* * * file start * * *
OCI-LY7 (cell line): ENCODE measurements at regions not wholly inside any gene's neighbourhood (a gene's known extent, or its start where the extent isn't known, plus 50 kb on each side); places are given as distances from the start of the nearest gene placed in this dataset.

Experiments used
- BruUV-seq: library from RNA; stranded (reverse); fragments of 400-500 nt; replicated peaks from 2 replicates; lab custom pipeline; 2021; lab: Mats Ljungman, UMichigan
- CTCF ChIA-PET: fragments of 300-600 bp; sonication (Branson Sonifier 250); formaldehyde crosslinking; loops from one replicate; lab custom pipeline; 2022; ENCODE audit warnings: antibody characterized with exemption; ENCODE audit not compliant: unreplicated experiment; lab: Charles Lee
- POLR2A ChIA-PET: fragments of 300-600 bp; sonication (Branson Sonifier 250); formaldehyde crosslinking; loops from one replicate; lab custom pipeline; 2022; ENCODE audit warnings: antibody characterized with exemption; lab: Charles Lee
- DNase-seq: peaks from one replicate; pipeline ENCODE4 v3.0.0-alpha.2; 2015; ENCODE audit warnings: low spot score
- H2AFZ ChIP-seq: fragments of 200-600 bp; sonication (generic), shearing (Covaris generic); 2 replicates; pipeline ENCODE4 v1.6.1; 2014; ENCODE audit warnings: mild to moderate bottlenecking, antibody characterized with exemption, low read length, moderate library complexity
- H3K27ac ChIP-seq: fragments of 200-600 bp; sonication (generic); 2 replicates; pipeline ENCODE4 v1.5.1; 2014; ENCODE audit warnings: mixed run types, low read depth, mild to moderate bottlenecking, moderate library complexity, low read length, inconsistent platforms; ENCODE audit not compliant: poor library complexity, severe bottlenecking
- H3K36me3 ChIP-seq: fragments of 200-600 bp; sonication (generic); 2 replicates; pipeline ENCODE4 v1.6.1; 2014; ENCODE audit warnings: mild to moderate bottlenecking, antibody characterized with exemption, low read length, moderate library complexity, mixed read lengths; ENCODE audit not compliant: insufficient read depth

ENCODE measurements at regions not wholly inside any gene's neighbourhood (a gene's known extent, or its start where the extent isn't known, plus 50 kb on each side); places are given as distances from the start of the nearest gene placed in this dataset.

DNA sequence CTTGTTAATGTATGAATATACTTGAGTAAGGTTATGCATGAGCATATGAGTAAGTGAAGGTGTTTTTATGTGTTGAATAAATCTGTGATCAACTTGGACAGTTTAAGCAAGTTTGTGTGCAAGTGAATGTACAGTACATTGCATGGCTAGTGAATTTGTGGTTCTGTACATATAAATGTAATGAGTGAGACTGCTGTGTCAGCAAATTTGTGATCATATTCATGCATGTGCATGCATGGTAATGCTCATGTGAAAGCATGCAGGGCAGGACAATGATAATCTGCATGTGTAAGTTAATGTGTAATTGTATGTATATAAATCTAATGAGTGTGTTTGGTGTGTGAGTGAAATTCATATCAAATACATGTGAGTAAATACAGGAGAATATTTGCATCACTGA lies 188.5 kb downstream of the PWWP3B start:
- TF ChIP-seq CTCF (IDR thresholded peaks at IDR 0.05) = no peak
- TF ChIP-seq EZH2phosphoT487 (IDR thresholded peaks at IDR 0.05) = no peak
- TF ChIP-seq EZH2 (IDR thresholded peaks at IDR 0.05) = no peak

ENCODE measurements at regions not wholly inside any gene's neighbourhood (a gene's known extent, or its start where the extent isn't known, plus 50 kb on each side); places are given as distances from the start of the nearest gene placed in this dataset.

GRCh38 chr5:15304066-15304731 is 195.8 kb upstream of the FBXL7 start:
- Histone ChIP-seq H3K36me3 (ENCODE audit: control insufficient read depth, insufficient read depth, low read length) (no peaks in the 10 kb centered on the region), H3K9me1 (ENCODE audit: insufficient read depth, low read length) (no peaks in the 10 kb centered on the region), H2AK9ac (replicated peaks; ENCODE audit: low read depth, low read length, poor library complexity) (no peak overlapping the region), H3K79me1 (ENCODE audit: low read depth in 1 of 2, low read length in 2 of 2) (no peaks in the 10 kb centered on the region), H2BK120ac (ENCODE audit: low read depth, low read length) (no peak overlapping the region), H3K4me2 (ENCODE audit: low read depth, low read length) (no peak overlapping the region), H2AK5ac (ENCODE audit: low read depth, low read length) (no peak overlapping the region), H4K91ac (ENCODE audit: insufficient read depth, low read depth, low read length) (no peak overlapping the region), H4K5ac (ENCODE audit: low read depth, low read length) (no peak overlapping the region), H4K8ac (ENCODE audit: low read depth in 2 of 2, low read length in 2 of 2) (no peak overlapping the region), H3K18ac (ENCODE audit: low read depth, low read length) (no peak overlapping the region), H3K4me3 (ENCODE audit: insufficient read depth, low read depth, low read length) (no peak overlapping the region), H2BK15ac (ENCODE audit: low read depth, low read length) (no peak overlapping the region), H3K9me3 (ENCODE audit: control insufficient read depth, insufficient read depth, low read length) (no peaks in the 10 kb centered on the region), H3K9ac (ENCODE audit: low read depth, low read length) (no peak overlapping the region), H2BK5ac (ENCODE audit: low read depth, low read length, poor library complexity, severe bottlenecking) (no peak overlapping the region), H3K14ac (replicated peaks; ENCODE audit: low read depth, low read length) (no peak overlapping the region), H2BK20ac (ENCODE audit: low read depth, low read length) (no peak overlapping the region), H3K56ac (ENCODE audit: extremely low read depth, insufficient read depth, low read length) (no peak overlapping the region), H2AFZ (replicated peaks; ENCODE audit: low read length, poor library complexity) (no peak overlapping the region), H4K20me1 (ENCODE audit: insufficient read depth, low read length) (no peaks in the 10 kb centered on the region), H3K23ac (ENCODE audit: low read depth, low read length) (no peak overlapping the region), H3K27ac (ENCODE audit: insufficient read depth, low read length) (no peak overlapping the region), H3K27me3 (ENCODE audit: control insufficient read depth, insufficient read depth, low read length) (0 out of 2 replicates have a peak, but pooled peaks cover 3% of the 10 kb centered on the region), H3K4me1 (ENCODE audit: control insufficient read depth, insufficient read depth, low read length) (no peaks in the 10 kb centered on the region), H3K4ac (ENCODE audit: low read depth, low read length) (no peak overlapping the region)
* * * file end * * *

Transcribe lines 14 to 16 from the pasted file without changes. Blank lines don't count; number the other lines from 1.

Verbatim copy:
- TF ChIP-seq EZH2 (IDR thresholded peaks at IDR 0.05) = no peak

ENCODE measurements at regions not wholly inside any gene's neighbourhood (a gene's known extent, or its start where the extent isn't known, plus 50 kb on each side); places are given as distances from the start of the nearest gene placed in this dataset.

GRCh38 chr5:15304066-15304731 is 195.8 kb upstream of the FBXL7 start: